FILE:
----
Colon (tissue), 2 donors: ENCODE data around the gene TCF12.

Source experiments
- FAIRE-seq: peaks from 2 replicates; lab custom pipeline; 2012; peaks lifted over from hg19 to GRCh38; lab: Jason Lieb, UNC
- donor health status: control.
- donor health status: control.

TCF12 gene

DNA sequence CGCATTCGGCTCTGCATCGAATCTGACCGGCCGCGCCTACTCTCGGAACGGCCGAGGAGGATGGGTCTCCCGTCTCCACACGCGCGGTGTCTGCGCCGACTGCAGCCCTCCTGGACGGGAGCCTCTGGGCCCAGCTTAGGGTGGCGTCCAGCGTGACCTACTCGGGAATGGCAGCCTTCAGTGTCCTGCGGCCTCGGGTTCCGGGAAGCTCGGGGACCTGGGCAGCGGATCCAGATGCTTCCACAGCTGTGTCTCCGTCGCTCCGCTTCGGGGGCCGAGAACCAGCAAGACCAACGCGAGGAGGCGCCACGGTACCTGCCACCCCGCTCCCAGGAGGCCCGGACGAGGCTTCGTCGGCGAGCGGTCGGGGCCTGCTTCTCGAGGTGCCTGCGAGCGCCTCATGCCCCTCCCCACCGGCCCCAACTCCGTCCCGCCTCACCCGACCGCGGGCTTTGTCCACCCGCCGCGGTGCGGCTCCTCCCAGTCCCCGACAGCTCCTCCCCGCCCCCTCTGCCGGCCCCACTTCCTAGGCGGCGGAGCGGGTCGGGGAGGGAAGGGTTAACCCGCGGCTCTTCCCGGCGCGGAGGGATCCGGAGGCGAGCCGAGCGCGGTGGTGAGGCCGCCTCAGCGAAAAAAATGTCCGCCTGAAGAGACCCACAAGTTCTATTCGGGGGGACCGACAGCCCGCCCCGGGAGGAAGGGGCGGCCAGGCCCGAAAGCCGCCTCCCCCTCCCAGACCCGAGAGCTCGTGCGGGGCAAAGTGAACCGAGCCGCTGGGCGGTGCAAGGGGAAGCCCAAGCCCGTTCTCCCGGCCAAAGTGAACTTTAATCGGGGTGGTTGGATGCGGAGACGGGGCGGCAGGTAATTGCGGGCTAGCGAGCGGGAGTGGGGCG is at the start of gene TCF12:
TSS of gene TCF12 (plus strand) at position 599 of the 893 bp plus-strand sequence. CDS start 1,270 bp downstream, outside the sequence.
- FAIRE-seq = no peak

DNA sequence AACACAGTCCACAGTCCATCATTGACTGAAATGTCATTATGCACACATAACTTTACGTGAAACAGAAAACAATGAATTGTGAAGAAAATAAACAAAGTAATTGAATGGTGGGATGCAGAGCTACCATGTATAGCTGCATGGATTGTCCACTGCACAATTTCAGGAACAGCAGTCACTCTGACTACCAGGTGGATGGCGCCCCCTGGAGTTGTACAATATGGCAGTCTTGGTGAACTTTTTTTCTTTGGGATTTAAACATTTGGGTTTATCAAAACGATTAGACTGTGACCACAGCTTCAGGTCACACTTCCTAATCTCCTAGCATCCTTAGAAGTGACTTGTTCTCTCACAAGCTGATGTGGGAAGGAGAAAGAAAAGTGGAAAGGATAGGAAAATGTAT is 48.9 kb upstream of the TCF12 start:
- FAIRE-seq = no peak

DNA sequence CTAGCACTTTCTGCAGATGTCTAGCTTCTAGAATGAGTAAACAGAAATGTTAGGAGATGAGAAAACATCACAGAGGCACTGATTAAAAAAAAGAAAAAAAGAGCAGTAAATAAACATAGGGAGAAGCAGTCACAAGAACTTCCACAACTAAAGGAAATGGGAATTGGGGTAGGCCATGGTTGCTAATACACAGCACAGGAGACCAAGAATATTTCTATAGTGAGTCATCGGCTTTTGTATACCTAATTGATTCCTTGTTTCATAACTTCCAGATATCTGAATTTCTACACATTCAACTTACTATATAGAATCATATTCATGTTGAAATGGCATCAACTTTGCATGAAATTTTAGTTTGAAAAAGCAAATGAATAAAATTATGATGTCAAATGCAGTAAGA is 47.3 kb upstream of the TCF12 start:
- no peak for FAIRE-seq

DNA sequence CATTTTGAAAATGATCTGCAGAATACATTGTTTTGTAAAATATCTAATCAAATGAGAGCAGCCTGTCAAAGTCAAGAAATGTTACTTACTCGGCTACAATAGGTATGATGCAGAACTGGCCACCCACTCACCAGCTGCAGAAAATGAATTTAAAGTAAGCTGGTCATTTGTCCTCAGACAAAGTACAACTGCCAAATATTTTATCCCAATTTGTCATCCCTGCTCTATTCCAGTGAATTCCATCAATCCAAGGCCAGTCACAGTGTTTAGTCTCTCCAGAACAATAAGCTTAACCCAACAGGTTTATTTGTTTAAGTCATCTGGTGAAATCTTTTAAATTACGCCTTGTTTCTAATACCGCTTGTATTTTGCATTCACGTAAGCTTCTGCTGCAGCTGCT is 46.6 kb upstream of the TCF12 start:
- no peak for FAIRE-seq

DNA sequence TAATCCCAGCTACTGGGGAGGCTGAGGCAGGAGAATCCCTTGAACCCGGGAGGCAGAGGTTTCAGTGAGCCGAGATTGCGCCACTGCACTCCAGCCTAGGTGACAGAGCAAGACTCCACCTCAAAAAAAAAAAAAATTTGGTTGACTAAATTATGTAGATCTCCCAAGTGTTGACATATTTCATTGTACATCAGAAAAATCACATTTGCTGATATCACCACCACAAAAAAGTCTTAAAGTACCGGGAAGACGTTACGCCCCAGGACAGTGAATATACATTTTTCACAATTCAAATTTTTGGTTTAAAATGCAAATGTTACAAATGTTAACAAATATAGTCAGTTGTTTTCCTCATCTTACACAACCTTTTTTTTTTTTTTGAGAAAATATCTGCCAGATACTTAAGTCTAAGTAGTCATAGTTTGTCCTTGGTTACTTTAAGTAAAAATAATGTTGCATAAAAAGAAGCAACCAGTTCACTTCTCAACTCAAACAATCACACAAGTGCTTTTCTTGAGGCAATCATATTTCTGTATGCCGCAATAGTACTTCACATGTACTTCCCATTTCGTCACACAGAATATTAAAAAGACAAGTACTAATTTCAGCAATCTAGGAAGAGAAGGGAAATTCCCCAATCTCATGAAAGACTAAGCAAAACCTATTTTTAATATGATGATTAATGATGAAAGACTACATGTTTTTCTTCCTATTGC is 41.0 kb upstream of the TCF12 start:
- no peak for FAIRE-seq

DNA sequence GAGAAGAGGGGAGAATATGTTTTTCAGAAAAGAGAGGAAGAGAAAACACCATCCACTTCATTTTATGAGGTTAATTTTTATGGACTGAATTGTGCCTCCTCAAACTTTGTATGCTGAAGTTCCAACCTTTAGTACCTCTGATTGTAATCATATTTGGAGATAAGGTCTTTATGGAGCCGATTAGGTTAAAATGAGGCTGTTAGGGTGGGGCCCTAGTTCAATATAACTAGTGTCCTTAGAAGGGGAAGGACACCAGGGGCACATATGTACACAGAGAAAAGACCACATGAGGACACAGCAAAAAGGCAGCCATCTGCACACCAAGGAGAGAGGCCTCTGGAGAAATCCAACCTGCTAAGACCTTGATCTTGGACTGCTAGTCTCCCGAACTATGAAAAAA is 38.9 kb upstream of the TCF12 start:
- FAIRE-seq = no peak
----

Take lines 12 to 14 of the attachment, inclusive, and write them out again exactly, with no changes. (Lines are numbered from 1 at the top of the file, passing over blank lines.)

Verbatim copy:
DNA sequence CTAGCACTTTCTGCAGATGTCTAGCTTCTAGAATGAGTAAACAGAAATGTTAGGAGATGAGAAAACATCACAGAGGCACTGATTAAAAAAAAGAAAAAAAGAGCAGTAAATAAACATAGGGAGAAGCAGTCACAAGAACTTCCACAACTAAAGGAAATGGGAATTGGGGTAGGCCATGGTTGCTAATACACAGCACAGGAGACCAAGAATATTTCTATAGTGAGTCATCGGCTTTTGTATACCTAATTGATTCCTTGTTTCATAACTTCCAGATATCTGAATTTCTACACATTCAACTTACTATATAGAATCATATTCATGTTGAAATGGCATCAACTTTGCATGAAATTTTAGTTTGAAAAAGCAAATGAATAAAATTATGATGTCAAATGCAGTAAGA is 47.3 kb upstream of the TCF12 start:
- no peak for FAIRE-seq

DNA sequence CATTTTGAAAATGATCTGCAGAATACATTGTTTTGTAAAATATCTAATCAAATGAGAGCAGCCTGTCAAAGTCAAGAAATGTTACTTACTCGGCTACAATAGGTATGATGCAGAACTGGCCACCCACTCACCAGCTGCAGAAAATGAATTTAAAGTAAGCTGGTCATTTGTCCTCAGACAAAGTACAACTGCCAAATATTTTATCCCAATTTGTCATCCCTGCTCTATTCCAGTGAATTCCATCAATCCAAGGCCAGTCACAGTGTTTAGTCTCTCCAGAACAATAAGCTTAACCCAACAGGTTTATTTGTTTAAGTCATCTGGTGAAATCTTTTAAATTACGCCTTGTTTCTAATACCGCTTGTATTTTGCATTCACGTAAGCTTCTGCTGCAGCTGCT is 46.6 kb upstream of the TCF12 start: